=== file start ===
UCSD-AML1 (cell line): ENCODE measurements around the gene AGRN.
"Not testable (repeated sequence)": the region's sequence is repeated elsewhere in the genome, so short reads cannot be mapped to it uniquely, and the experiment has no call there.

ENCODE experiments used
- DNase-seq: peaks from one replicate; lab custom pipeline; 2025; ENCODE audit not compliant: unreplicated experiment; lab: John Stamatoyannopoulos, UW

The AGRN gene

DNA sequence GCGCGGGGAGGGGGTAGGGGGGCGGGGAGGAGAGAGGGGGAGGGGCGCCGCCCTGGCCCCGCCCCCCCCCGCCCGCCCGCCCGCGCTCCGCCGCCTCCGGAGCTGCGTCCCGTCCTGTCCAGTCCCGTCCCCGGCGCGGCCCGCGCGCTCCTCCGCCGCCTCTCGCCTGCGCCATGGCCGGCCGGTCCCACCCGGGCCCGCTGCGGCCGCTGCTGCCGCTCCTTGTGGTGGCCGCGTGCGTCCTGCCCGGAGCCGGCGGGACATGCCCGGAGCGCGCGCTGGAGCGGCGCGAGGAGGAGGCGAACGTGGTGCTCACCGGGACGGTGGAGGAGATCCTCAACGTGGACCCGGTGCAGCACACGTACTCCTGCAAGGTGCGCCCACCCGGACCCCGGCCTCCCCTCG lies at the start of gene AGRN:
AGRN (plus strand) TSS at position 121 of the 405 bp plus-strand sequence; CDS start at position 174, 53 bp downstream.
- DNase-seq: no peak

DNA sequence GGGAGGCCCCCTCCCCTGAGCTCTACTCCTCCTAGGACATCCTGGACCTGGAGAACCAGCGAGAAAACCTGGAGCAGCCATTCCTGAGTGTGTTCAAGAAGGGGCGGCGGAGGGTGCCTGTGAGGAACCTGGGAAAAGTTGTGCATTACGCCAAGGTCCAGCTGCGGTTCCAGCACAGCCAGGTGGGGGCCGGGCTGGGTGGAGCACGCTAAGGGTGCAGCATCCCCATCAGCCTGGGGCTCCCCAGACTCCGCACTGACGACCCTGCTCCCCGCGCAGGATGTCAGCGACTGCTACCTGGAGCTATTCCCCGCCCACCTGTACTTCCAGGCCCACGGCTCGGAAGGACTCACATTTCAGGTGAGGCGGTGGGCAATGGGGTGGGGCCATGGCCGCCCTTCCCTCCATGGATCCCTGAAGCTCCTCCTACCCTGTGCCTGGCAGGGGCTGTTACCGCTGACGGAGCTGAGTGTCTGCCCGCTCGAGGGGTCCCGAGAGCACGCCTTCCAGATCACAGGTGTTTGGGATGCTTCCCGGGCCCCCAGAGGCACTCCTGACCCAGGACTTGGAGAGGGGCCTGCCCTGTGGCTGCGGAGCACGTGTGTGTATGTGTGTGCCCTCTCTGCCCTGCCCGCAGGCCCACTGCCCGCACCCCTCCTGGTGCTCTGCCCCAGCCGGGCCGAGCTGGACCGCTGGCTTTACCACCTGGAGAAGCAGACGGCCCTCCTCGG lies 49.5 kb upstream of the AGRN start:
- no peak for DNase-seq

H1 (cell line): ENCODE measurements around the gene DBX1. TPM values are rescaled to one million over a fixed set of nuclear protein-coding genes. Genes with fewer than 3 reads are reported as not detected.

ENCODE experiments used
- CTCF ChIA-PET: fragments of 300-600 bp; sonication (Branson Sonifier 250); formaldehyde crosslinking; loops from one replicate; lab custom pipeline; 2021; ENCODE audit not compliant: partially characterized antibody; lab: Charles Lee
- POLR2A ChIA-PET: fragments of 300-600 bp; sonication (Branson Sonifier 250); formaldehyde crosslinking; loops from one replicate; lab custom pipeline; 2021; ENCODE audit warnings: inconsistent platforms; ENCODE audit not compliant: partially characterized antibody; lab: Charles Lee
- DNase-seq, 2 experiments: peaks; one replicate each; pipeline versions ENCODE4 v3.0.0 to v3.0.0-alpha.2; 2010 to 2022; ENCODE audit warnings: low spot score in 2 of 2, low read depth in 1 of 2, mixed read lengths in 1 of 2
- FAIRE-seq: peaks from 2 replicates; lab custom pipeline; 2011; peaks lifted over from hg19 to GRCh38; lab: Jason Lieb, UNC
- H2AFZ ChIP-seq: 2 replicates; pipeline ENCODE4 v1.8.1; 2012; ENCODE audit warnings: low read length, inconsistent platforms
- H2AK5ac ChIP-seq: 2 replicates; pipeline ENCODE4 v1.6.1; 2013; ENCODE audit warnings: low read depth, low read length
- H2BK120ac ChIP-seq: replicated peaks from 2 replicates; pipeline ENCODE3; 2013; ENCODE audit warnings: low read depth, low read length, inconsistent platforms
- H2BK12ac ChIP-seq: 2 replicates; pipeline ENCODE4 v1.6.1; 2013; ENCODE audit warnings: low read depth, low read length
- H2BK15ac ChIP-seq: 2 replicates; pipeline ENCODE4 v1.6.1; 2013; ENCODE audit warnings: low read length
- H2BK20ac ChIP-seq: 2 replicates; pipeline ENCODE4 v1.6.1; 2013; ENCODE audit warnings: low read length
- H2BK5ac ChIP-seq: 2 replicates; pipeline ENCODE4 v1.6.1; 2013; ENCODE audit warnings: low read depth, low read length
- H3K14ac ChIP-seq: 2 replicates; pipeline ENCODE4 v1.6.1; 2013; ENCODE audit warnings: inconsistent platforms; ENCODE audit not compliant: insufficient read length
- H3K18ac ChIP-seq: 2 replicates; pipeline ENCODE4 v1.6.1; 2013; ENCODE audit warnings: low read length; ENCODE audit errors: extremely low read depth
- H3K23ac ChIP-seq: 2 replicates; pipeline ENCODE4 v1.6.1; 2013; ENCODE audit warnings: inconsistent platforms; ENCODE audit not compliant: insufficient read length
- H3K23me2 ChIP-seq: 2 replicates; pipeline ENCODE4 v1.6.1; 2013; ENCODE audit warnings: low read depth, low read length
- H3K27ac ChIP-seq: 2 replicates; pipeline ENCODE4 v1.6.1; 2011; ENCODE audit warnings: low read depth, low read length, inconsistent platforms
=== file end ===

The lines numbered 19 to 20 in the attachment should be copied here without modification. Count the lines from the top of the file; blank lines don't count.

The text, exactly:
- H2BK120ac ChIP-seq: replicated peaks from 2 replicates; pipeline ENCODE3; 2013; ENCODE audit warnings: low read depth, low read length, inconsistent platforms
- H2BK12ac ChIP-seq: 2 replicates; pipeline ENCODE4 v1.6.1; 2013; ENCODE audit warnings: low read depth, low read length